Will Tennessee’s Initiative to Formally Outlaw Slavery Help Prisoners?

September 21, 2022

A ballot initiative in Tennessee would formally outlaw slavery in the state constitution. It would nullify an exception currently in law that allows “slavery and involuntary servitude” as punishment for a crime. However, the amendment’s text muddies the issue when it comes to incarcerated people, the group who would stand to benefit most.

Amendment 3 will appear on the November election ballot for Tennessee voters, and if passed will revise the state constitution. Article I, Section 33 of the 1870 Tennessee Constitution, reads: “That slavery and involuntary servitude, except as a punishment for crime, whereof the party shall have been duly convicted, are forever prohibited in this State.” Under Amendment 3, the passage would instead read: “Slavery and involuntary servitude are forever prohibited. Nothing in this section shall prohibit an inmate from working when the inmate has been duly convicted of a crime.”

Lawmakers first introduced Amendment 3 back in February 2019. A constitutional amendment in Tennessee must first pass both the House and Senate by a simple majority. Then, because the state has two-year legislative sessions, you have to wait until the next session and pass it again, this time with a two-thirds majority. That happened in May 2021, with the House and Senate approving this amendment the second time and sending it to Governor Bill Lee (R), who signed it. The amendment is then placed on the ballot for the next gubernatorial election, which is this year. Voters actually have to cast a vote for both the amendment itself and for governor, in order for their choice to count.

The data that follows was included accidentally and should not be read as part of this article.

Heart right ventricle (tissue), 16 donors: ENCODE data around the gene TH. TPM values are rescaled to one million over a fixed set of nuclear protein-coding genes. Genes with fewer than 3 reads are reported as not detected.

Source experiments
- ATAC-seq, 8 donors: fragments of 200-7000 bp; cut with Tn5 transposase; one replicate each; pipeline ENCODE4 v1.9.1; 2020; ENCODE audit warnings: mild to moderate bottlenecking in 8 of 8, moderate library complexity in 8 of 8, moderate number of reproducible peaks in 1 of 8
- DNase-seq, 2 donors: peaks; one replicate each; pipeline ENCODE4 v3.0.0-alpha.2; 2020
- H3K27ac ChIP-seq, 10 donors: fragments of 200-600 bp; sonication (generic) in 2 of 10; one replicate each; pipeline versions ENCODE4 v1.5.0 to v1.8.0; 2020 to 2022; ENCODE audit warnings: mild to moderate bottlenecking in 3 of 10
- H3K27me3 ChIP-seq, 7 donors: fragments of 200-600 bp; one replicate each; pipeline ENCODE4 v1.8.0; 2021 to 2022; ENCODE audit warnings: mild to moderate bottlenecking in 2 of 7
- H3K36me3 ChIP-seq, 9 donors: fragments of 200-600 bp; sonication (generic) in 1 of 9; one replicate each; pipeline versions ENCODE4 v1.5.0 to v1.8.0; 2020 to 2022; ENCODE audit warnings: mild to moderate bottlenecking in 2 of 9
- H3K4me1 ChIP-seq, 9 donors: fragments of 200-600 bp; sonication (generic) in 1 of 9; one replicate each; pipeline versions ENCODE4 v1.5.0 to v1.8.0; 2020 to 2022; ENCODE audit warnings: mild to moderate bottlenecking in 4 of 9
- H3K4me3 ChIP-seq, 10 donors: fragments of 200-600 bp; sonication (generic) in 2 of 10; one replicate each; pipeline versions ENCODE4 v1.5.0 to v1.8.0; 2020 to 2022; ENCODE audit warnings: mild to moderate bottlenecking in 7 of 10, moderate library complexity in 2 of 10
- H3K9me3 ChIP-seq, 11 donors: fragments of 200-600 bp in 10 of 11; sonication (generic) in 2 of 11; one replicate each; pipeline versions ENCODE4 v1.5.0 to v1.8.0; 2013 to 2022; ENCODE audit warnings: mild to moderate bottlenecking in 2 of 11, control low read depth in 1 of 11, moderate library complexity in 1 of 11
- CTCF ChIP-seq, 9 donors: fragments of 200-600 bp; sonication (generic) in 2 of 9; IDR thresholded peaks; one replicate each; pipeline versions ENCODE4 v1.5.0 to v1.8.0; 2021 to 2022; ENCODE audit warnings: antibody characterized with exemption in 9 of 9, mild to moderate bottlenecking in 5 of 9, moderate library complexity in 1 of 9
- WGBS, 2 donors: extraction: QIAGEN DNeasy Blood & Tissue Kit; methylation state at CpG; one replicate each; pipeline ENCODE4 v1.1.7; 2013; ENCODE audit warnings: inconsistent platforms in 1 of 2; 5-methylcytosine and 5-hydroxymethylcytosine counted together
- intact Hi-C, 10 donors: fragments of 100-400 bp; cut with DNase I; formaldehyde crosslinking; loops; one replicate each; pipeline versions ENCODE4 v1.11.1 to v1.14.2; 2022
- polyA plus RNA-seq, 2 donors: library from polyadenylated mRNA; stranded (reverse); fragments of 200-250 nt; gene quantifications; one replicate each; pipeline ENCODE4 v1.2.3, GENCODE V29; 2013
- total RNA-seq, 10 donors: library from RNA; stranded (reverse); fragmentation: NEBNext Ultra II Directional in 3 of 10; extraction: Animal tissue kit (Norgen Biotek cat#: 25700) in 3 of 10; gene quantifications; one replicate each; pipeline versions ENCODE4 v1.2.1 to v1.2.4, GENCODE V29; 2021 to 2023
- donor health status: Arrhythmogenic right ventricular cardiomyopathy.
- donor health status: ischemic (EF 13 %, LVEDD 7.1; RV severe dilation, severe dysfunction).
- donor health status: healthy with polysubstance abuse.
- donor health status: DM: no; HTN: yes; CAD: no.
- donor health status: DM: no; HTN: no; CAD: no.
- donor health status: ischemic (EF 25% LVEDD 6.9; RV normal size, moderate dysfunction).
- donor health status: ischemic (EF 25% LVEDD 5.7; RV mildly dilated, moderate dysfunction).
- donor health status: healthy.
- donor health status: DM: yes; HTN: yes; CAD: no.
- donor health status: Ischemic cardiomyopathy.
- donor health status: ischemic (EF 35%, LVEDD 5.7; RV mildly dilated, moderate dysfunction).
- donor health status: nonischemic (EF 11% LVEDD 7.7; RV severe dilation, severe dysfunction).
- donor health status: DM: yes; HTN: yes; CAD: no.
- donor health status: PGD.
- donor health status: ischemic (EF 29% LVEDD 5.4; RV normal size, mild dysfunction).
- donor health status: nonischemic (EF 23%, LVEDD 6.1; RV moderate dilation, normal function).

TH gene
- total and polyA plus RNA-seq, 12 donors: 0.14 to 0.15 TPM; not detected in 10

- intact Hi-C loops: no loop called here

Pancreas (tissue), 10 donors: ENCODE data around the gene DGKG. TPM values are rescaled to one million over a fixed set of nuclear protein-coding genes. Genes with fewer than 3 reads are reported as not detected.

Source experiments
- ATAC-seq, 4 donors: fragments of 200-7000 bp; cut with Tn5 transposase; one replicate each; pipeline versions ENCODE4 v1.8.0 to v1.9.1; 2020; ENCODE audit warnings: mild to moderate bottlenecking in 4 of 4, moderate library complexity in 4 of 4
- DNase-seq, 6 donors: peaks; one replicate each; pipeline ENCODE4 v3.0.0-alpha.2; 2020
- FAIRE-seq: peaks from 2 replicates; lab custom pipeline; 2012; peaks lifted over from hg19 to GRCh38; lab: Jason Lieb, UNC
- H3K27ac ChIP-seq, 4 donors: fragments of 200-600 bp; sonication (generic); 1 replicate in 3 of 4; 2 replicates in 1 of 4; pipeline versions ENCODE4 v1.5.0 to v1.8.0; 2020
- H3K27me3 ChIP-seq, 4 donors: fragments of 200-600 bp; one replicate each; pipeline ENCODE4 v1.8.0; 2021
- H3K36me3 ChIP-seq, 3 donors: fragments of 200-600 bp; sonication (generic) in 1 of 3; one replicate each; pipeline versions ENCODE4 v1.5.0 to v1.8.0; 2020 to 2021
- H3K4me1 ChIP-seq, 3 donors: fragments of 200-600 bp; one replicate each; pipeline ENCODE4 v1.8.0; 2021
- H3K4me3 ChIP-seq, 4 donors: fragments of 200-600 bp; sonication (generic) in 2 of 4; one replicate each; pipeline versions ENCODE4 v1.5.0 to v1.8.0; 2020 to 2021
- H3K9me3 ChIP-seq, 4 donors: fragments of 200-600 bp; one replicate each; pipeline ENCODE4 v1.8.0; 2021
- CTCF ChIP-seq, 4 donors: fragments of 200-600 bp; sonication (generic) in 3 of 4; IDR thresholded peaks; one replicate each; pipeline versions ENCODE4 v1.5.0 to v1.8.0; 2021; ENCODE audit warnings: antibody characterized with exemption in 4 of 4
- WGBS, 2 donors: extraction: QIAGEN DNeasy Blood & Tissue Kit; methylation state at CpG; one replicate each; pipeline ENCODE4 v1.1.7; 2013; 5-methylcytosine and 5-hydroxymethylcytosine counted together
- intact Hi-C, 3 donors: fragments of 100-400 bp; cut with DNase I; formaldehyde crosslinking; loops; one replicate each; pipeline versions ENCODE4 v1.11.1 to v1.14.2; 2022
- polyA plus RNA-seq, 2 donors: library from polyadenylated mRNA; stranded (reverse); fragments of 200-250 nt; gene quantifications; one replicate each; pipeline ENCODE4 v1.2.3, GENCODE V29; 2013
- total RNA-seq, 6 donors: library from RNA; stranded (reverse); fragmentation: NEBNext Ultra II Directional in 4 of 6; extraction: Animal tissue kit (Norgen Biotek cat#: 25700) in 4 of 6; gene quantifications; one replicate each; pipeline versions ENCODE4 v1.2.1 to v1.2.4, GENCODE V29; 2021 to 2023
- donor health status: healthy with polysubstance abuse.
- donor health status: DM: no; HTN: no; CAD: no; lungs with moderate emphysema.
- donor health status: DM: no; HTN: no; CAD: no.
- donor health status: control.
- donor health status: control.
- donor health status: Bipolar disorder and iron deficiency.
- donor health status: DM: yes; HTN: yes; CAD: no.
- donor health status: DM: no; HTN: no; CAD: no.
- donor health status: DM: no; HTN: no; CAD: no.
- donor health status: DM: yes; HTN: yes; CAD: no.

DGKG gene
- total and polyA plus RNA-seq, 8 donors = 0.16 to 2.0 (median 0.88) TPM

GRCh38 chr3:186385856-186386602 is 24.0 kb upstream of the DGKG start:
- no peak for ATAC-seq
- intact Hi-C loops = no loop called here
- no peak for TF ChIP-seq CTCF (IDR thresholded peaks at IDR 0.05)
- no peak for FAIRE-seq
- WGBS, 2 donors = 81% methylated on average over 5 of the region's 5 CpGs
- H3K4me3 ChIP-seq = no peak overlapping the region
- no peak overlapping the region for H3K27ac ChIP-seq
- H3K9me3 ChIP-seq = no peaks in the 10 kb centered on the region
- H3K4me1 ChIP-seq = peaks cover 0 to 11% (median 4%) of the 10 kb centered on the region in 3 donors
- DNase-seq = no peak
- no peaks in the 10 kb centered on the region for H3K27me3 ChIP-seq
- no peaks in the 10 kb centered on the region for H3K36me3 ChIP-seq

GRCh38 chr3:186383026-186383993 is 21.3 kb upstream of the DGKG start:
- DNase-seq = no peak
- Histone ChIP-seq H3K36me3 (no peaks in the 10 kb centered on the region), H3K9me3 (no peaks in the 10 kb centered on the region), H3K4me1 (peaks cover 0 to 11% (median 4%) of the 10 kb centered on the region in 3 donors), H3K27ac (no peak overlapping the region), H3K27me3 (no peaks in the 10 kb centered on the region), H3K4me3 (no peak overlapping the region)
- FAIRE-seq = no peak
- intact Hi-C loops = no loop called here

The Tennessee constitution mirrors the 13th Amendment to the US Constitution, which abolished slavery. Section 1 reads, “Neither slavery nor involuntary servitude, except as a punishment for crime whereof the party shall have been duly convicted, shall exist within the United States, or any place subject to their jurisdiction.” That exception, written into the law, enabled states to pass so-called “black codes” that allowed them to incarcerate Black people for minor convictions and force them into unpaid hard labor, among other forms of disenfranchisement. Black codes evolved over time into Jim Crow legal segregation, which was only repealed in 1964 with the passing of the federal Civil Rights Act.

But the state’s Department of Correction requested that lawmakers add, “Nothing in this section shall prohibit an inmate from working when the inmate has been duly convicted of a crime.”

In 2016, film director Ava DuVernay—known for work including Selma—made the “exception clause” part of mass consciousness with her Netflix documentary 13th. It focused on the complex relationships between the War on Drugs, mass incarceration, the private prison sector and use of prison labor by private companies. It powerfully made the case that slavery, in a different form, survives. (Many of these ideas had earlier been explored in the 2010 book The New Jim Crow by Michelle Alexander, who also appeared in 13th.)